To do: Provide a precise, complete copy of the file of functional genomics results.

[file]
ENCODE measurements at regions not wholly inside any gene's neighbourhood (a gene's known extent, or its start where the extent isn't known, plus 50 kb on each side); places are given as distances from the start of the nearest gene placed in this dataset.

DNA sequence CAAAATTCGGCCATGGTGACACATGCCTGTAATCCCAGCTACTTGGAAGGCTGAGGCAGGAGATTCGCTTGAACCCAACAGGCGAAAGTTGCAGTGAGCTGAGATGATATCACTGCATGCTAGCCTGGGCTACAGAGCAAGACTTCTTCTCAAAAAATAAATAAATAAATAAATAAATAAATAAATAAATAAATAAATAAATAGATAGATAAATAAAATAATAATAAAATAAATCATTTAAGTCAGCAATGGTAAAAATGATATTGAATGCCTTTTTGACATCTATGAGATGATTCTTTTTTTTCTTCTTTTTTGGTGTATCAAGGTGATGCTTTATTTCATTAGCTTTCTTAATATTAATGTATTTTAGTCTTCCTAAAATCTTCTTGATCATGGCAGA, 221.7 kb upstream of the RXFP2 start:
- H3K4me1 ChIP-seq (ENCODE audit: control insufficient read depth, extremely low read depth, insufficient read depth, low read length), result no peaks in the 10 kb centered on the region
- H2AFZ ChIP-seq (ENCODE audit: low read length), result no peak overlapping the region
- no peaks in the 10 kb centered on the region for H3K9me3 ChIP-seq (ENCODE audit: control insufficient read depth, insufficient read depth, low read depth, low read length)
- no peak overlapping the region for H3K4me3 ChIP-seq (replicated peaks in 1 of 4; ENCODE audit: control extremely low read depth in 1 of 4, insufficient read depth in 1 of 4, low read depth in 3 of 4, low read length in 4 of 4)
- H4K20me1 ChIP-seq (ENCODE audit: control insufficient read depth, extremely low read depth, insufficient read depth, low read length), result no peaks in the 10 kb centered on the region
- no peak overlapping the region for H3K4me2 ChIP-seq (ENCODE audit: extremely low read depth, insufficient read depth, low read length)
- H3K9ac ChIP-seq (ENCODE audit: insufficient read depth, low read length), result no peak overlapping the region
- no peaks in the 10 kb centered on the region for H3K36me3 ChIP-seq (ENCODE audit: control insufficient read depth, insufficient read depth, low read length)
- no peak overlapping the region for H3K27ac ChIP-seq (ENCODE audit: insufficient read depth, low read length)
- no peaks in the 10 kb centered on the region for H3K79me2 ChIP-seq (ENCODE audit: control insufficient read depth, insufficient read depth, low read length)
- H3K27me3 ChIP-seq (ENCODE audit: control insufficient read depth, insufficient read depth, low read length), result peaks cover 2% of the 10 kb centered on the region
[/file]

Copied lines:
ENCODE measurements at regions not wholly inside any gene's neighbourhood (a gene's known extent, or its start where the extent isn't known, plus 50 kb on each side); places are given as distances from the start of the nearest gene placed in this dataset.

DNA sequence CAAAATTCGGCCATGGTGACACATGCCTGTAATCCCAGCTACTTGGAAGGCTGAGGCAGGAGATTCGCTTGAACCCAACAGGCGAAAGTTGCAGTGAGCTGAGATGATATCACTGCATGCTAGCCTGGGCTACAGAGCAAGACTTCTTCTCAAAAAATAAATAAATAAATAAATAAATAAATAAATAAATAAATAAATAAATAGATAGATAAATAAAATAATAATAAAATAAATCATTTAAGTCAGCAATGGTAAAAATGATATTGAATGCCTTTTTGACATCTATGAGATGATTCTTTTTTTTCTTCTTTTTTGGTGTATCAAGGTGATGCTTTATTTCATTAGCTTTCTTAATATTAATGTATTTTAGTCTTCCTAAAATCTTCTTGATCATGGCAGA, 221.7 kb upstream of the RXFP2 start:
- H3K4me1 ChIP-seq (ENCODE audit: control insufficient read depth, extremely low read depth, insufficient read depth, low read length), result no peaks in the 10 kb centered on the region
- H2AFZ ChIP-seq (ENCODE audit: low read length), result no peak overlapping the region
- no peaks in the 10 kb centered on the region for H3K9me3 ChIP-seq (ENCODE audit: control insufficient read depth, insufficient read depth, low read depth, low read length)
- no peak overlapping the region for H3K4me3 ChIP-seq (replicated peaks in 1 of 4; ENCODE audit: control extremely low read depth in 1 of 4, insufficient read depth in 1 of 4, low read depth in 3 of 4, low read length in 4 of 4)
- H4K20me1 ChIP-seq (ENCODE audit: control insufficient read depth, extremely low read depth, insufficient read depth, low read length), result no peaks in the 10 kb centered on the region
- no peak overlapping the region for H3K4me2 ChIP-seq (ENCODE audit: extremely low read depth, insufficient read depth, low read length)
- H3K9ac ChIP-seq (ENCODE audit: insufficient read depth, low read length), result no peak overlapping the region
- no peaks in the 10 kb centered on the region for H3K36me3 ChIP-seq (ENCODE audit: control insufficient read depth, insufficient read depth, low read length)
- no peak overlapping the region for H3K27ac ChIP-seq (ENCODE audit: insufficient read depth, low read length)
- no peaks in the 10 kb centered on the region for H3K79me2 ChIP-seq (ENCODE audit: control insufficient read depth, insufficient read depth, low read length)
- H3K27me3 ChIP-seq (ENCODE audit: control insufficient read depth, insufficient read depth, low read length), result peaks cover 2% of the 10 kb centered on the region